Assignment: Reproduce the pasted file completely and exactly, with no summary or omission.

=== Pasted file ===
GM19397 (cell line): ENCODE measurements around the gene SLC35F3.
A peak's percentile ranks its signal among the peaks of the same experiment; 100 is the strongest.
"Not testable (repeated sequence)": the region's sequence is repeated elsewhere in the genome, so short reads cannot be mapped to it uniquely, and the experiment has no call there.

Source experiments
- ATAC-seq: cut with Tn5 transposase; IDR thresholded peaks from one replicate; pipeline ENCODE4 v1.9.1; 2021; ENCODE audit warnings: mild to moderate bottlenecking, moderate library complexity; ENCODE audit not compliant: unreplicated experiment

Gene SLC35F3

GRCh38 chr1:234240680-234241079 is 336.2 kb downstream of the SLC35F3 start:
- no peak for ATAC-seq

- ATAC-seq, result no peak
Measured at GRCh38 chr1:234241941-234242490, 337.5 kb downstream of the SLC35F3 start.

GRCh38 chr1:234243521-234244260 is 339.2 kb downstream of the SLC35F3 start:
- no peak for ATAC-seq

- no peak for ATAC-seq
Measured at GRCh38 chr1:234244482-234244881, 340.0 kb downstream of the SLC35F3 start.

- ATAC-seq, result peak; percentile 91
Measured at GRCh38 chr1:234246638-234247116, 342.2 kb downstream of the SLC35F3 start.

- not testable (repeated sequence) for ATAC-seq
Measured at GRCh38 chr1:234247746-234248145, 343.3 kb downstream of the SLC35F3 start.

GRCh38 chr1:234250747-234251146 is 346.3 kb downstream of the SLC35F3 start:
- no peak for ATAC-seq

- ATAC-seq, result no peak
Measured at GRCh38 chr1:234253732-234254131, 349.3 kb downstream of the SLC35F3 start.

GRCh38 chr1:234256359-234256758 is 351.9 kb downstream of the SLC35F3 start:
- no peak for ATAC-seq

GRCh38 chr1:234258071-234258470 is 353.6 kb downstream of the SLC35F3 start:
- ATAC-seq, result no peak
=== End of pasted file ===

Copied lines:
GM19397 (cell line): ENCODE measurements around the gene SLC35F3.
A peak's percentile ranks its signal among the peaks of the same experiment; 100 is the strongest.
"Not testable (repeated sequence)": the region's sequence is repeated elsewhere in the genome, so short reads cannot be mapped to it uniquely, and the experiment has no call there.

Source experiments
- ATAC-seq: cut with Tn5 transposase; IDR thresholded peaks from one replicate; pipeline ENCODE4 v1.9.1; 2021; ENCODE audit warnings: mild to moderate bottlenecking, moderate library complexity; ENCODE audit not compliant: unreplicated experiment

Gene SLC35F3

GRCh38 chr1:234240680-234241079 is 336.2 kb downstream of the SLC35F3 start:
- no peak for ATAC-seq

- ATAC-seq, result no peak
Measured at GRCh38 chr1:234241941-234242490, 337.5 kb downstream of the SLC35F3 start.

GRCh38 chr1:234243521-234244260 is 339.2 kb downstream of the SLC35F3 start:
- no peak for ATAC-seq

- no peak for ATAC-seq
Measured at GRCh38 chr1:234244482-234244881, 340.0 kb downstream of the SLC35F3 start.

- ATAC-seq, result peak; percentile 91
Measured at GRCh38 chr1:234246638-234247116, 342.2 kb downstream of the SLC35F3 start.

- not testable (repeated sequence) for ATAC-seq
Measured at GRCh38 chr1:234247746-234248145, 343.3 kb downstream of the SLC35F3 start.

GRCh38 chr1:234250747-234251146 is 346.3 kb downstream of the SLC35F3 start:
- no peak for ATAC-seq

- ATAC-seq, result no peak
Measured at GRCh38 chr1:234253732-234254131, 349.3 kb downstream of the SLC35F3 start.

GRCh38 chr1:234256359-234256758 is 351.9 kb downstream of the SLC35F3 start:
- no peak for ATAC-seq

GRCh38 chr1:234258071-234258470 is 353.6 kb downstream of the SLC35F3 start:
- ATAC-seq, result no peak